Cassidy: My work can largely be viewed as iconoclastic self-portraiture – presenting the body of the individual in relation to societal bodies­­­. I utilize humor and playfulness, vulgarity and the abject to address the paradoxes that I perceive within social constructs and behavioural expectations. The materials and processes I use are deliberate and central to my work; generally symbolic, and often crude or nostalgic. I am passionate about overthrowing the hierarchy of aesthetic and value in art, and about challenging traditional ideas around class, consumerism, sexuality, and the feminine identity.

Meesh QX / Kara Stanton

You and I are also infrared radiators
We began this collaboration with a theme, “the space between us,” and our shared desire to explore that topic through a combination of text and imagery. Being located in two different communities (Comox and Victoria), our collaboration developed through conversations, images, and writing shared back and forth over email and phone calls. Currently, due to the COVID-19 pandemic, we find ourselves isolated in both familiar and unfamiliar ways. During this time, projects such as this one have been a meaningful opportunity for us to explore artistic collaboration in a new way.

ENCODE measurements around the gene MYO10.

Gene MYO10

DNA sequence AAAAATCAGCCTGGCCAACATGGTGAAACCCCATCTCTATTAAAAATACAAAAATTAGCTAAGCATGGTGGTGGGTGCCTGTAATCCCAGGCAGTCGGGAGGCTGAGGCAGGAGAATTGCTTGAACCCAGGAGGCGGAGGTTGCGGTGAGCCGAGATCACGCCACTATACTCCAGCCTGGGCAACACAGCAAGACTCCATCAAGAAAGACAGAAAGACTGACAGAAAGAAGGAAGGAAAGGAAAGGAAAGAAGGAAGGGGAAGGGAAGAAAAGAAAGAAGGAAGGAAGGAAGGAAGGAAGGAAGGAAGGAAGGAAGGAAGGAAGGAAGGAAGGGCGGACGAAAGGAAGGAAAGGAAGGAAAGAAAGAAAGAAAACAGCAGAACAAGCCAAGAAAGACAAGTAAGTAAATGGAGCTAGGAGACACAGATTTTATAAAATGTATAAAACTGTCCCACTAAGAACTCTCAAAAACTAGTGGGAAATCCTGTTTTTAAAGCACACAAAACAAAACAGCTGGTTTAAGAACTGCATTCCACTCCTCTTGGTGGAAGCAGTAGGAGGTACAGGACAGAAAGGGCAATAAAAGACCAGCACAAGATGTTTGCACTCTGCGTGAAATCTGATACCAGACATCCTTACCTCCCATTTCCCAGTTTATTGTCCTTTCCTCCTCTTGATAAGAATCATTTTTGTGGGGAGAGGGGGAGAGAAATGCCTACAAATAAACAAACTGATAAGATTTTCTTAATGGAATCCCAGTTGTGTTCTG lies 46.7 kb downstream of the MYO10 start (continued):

In our initial conversations, we were excited to talk about birds, the weather, and light. We talked about analogue photography and ways we could layer poetry and images. Over time, these ideas shifted, as some fell away, and others rose to the surface. Kara’s interest in weather, aided by a 1967 book called Watching for the Wind: The Seen and Unseen Influences on Local Weather (James G. Edinger) offered them abundant ground from which to begin to articulate the textures held in these spaces that surround us.

The images in You and I are also infrared radiators were created by double exposing 35mm film. Working with double exposures introduced elements of chance and relationship since the resulting photos were an offset layering of different times and locations. This approach to photography was well suited to our collaboration and mirrored the openness with which we responded to each other’s creative instincts, building and layering our ideas over time. In this series of images, Meesh was drawn to explore the relationships between the body, architecture, and nature.